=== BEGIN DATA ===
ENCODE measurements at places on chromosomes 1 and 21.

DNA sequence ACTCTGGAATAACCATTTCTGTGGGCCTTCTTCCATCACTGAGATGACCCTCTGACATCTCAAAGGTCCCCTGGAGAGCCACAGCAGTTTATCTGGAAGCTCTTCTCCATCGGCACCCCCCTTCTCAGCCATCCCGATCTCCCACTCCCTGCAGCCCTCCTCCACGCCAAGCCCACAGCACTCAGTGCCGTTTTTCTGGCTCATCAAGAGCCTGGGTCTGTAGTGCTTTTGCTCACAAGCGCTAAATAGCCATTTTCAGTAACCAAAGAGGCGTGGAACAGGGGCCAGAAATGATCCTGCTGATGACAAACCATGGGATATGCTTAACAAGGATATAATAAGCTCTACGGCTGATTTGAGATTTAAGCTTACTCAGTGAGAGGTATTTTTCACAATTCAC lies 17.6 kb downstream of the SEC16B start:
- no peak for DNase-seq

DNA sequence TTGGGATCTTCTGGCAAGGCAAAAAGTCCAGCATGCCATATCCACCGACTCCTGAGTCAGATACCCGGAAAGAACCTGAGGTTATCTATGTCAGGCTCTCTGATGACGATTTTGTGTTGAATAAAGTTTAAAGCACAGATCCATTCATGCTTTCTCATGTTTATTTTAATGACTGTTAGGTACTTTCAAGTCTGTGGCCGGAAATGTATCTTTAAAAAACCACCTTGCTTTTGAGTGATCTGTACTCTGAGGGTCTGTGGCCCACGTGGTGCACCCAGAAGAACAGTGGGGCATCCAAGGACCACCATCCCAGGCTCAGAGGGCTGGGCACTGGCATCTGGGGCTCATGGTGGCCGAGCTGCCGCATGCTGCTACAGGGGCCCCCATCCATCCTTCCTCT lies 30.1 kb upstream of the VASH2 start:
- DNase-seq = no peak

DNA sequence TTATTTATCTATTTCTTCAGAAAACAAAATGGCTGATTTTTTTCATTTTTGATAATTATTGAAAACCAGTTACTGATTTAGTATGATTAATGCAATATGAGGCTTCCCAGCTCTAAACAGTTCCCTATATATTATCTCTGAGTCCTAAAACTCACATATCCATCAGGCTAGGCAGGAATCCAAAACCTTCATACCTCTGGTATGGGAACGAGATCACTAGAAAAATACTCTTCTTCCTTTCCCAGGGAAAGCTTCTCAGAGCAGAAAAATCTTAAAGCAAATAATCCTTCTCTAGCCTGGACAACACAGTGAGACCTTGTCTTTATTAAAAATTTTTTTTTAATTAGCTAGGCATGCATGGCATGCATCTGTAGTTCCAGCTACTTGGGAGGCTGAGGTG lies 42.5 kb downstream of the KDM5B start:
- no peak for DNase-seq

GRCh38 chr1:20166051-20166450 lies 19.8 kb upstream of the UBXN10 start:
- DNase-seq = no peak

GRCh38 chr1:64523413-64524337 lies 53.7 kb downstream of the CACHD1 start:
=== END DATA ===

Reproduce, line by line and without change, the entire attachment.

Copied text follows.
ENCODE measurements at places on chromosomes 1 and 21.

DNA sequence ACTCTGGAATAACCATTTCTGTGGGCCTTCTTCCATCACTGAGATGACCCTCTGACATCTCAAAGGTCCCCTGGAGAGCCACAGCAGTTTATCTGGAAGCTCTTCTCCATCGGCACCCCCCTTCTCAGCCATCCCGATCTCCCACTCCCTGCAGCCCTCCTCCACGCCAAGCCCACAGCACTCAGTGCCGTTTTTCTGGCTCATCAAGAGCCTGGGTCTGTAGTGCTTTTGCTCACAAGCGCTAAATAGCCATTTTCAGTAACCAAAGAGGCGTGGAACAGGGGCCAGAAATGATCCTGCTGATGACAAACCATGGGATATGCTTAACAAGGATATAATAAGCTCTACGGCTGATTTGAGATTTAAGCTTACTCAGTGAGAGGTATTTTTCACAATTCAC lies 17.6 kb downstream of the SEC16B start:
- no peak for DNase-seq

DNA sequence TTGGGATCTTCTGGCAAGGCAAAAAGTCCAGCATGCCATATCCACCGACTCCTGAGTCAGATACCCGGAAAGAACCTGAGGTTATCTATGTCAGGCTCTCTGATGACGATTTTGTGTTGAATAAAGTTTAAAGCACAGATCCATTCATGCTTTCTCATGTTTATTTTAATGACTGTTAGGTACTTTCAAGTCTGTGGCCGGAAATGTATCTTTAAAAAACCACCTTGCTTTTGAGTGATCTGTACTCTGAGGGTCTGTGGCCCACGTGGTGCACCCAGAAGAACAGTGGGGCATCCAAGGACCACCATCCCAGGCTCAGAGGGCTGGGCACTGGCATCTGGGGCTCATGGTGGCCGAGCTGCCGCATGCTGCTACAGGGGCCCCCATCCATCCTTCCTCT lies 30.1 kb upstream of the VASH2 start:
- DNase-seq = no peak

DNA sequence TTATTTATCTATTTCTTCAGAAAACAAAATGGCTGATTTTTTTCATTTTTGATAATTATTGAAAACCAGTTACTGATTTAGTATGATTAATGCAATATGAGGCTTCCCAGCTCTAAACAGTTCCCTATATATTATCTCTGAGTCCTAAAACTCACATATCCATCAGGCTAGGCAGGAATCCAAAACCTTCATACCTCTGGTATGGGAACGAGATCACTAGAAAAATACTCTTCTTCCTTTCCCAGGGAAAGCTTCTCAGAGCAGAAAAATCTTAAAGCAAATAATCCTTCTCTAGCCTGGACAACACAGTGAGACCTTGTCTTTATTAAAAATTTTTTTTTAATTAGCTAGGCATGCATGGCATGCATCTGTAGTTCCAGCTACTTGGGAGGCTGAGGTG lies 42.5 kb downstream of the KDM5B start:
- no peak for DNase-seq

GRCh38 chr1:20166051-20166450 lies 19.8 kb upstream of the UBXN10 start:
- DNase-seq = no peak

GRCh38 chr1:64523413-64524337 lies 53.7 kb downstream of the CACHD1 start: